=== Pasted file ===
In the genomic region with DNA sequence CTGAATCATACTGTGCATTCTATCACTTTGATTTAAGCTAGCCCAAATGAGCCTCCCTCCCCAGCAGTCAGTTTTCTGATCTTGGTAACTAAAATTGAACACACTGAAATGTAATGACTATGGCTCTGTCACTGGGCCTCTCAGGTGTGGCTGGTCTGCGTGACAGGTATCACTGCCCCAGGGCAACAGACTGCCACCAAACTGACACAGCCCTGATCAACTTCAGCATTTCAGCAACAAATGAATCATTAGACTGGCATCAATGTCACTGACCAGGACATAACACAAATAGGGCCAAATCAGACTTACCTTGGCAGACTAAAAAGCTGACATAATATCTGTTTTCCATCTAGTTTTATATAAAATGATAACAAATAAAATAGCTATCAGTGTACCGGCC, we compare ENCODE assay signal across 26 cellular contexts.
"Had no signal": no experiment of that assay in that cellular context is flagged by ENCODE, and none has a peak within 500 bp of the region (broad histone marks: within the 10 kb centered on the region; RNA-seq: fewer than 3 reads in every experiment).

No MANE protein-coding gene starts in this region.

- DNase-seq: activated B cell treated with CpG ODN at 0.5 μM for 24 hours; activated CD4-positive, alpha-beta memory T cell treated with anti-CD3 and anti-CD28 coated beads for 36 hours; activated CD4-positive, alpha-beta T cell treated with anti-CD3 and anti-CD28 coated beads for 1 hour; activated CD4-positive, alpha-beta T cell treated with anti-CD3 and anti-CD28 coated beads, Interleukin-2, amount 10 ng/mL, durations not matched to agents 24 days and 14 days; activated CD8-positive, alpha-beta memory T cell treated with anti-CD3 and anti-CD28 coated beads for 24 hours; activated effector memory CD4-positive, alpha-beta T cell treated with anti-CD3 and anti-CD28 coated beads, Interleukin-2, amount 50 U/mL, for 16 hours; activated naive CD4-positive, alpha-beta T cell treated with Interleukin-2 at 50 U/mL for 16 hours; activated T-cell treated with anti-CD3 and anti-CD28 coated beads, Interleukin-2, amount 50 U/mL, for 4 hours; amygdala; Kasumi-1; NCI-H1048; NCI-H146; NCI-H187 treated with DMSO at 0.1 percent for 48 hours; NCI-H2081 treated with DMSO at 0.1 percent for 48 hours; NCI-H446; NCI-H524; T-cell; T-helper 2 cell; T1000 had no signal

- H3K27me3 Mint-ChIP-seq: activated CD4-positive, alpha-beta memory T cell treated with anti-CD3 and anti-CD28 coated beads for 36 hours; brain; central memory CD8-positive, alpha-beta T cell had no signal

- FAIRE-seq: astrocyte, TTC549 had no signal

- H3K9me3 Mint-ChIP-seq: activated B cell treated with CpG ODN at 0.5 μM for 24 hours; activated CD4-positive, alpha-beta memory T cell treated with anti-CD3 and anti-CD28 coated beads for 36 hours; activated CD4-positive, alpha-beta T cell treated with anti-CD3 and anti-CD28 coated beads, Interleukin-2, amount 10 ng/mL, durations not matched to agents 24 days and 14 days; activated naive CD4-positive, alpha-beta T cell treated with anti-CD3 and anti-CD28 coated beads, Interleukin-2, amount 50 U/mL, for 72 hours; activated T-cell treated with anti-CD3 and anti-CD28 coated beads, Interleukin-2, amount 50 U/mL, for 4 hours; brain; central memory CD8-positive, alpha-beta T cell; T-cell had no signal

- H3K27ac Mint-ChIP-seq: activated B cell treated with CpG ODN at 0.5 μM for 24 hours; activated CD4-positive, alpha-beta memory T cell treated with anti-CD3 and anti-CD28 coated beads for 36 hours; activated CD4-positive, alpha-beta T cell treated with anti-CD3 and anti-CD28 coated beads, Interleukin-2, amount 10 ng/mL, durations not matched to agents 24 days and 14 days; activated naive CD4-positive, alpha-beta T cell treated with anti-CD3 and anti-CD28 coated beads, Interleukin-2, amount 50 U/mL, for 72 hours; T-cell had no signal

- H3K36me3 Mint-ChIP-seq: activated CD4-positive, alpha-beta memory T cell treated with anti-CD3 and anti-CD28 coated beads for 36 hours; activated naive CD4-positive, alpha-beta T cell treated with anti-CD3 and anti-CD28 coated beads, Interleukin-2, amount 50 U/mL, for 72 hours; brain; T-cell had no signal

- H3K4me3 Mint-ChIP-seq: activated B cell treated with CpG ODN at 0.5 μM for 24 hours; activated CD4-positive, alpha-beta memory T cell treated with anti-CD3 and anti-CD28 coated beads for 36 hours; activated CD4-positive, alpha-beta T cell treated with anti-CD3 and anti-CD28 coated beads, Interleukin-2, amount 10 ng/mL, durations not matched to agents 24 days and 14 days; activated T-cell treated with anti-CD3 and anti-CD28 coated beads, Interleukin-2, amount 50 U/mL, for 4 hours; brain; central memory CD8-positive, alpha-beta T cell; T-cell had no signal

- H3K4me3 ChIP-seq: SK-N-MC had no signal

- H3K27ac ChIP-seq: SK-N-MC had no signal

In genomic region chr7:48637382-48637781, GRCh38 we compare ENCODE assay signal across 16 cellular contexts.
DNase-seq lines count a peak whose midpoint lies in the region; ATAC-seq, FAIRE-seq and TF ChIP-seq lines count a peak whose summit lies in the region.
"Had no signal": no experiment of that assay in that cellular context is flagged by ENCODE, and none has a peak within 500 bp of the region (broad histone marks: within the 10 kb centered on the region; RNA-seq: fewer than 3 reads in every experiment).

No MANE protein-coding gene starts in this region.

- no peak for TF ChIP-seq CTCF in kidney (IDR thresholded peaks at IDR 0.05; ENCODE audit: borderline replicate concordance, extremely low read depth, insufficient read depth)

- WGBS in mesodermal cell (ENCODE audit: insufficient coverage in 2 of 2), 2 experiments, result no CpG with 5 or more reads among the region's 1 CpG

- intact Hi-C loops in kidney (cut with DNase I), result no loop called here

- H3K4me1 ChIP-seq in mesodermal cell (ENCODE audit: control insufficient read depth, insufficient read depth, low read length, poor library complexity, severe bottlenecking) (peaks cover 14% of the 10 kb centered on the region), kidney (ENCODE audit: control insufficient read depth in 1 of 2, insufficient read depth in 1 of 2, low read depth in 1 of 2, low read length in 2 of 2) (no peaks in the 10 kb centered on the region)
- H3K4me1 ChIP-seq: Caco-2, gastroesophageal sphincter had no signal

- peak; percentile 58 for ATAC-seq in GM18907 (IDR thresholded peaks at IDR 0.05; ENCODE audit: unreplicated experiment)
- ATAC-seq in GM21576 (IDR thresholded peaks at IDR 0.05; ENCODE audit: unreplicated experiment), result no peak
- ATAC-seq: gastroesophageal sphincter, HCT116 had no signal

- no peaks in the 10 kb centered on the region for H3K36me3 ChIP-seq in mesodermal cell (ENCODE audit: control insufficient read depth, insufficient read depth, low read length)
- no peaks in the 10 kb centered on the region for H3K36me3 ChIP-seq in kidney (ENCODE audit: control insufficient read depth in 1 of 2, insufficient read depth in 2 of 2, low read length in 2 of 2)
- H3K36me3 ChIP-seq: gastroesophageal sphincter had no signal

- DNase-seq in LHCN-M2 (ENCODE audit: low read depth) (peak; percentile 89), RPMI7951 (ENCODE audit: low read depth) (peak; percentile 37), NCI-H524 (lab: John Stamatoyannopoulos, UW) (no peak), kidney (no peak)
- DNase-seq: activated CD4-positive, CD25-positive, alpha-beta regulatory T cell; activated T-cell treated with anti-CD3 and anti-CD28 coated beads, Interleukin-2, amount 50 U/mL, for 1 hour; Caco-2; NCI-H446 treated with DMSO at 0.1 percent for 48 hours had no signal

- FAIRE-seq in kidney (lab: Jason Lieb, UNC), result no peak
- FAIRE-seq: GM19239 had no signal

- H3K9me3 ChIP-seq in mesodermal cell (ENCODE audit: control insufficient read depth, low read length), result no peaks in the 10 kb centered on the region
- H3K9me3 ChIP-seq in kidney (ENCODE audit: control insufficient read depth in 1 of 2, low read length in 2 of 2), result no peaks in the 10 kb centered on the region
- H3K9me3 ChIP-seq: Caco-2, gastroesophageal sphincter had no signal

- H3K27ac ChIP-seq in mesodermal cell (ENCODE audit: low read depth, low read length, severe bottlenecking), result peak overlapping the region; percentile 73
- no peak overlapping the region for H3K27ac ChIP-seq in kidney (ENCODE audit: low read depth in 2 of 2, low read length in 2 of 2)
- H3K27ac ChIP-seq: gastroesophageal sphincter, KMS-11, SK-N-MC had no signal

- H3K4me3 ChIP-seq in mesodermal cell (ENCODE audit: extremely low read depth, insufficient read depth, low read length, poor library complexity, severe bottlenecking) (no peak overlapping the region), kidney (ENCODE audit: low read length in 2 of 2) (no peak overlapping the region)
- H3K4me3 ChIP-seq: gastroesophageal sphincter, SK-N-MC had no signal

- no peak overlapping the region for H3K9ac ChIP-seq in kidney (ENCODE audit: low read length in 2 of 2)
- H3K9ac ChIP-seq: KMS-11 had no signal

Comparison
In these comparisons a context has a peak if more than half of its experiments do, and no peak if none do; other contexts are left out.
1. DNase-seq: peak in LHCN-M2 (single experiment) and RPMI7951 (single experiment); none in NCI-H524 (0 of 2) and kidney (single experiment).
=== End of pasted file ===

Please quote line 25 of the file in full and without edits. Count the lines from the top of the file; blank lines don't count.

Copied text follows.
- no peaks in the 10 kb centered on the region for H3K36me3 ChIP-seq in mesodermal cell (ENCODE audit: control insufficient read depth, insufficient read depth, low read length)